The contending season is still on and with the Golden Globes nominations behind us some favorites are confirmed. Written on the sky: Jessica Chastain and James Franco (who also directs) will earn Oscar nominations for their respective roles in Molly’s Game and The Disaster Artist.
Molly displays the ups and downs of high-stakes poker game entrepreneur Molly Bloom Whereas disaster is about the making of cult B (B for very bad) movie The Room (2003), both Molly’s Game and The Disaster Artist ultimately are real life stories about achieving success at any cost.
In both case, success comes from unpredictable circumstances. Odds are against both characters. Molly Bloom wanted to be an Olympic ski champion but a severe injury led her to the totally different path of organizing private poker games for stars from various fields ranging from professional sports to entertainment industry. She eventually got into trouble with the FBI a few years later. In Disaster, James Franco plays Tommy Wiseau a jack of all trades-untalented-would-be-actor who wrote, directed and produced (for 5 millions!!!) the independent feature The Room that became a midnight screening sensation as one of the worst film ever made. Disaster relates the tumultuous making of Wiseau’s film.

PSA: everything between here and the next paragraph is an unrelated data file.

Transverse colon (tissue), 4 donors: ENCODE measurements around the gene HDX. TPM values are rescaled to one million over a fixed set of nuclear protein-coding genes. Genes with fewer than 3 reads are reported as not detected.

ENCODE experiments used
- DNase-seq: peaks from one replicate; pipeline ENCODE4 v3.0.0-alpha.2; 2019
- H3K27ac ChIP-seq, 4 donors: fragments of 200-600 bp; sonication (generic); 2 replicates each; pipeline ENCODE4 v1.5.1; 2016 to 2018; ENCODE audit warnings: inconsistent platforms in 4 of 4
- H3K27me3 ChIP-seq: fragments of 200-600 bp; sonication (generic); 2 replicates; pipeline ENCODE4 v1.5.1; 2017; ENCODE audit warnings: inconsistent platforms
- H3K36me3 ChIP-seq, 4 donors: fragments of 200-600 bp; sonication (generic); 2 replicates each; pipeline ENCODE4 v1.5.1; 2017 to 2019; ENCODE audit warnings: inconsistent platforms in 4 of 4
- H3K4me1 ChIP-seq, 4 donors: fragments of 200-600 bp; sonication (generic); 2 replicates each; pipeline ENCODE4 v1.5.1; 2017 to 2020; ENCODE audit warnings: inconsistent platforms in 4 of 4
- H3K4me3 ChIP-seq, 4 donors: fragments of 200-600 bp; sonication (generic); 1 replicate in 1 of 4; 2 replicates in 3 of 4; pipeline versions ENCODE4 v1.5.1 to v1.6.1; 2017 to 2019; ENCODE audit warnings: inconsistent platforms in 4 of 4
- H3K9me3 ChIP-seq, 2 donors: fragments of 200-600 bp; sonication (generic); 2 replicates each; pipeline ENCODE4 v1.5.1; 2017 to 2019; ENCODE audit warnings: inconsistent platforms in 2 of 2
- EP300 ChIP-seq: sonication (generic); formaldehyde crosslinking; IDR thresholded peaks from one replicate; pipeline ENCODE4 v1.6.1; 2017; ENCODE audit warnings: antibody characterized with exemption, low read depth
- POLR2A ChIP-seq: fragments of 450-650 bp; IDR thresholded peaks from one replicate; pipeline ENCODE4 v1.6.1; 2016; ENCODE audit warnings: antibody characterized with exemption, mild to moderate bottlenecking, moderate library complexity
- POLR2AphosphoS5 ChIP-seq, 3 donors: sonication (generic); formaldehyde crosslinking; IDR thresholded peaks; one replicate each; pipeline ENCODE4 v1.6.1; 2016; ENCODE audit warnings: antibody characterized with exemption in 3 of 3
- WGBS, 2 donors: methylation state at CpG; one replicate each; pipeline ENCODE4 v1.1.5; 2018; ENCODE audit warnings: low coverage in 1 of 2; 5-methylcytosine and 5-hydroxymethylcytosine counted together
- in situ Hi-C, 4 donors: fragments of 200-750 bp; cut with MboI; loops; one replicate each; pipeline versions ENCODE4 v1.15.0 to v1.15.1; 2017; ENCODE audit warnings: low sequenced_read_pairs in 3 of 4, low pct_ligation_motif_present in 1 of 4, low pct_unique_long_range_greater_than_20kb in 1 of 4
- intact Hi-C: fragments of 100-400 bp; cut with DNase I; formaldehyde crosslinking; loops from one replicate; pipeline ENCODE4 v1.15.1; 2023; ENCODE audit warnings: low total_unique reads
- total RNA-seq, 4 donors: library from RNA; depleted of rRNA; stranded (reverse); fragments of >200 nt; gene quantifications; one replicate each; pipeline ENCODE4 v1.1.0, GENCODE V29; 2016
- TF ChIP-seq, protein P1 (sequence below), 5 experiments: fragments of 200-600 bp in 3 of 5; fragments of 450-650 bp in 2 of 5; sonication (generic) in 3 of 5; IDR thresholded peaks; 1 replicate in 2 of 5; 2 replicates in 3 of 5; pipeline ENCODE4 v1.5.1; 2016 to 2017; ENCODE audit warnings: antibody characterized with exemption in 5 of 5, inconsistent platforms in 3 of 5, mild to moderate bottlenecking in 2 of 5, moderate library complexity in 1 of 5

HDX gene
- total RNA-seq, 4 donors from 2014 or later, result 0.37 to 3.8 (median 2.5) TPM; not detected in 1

While there is plenty of subjects that should be explored, the Academy of Motion picture Arts and sciences is about to honor films, both based on books depicting real events, who celebrate emptiness and there is nothing to rejoice. Don’t get me wrong, The Disaster Artist is well done and it is obvious Franco did his homework. It is never as visible as when images of the original film and his homage are put side by side during the final credits. But it is in fact so good at emulating poor quality film making that it leaves you with a feeling of a counterfeiter copying, instead of a great master work, a middle school kid’s drawing. And despite many things written about Franco’s film, it never really goes beyond this. Nothing to do with the delightful appropriation Tim Burton did with Ed Wood (1994). Nothing.
After a string of successful screenplays, including The Social Network (2010) and Moneyball (2011), Aaron Sorkin gets directing assignment by adapting the dubious story of Miss Molly with Chastain as the Bloom girl. Who’s best qualified than America’s sweetheart (being Jessica Chastain must be good) to try to put a human face on such a despicable and uninteresting character that don’t deserve to be in the movies. There is a lot of work and a lot of ingredients to illustrate everything possible in Sorkin’s film. We just don’t care. It moves fast (dynamic editing job) but the emotional level stays on ground floor. The actors deliver their numerous lines (it is extremely talkative for no real purpose) with far less determination than the ambition of the woman the film depicts. We also have to be extremely naive to swallow her whole story. At a running time of two hours and a half it can get boring. And it does.
In both Molly’s Game and The Disaster Artist, living characters going against the odds are celebrated. Characters with an ultimate success story Hollywood is so fond of. But cheating, lying characters achieving nothing more than becoming stars of meaningless stature. And as the happy endings come to conclusion we are left wandering if the film business got so low on quality writings that we now get excited ‘for consideration’ with every meaningless adaptations coming our way with a carefully hyped publicity buzz.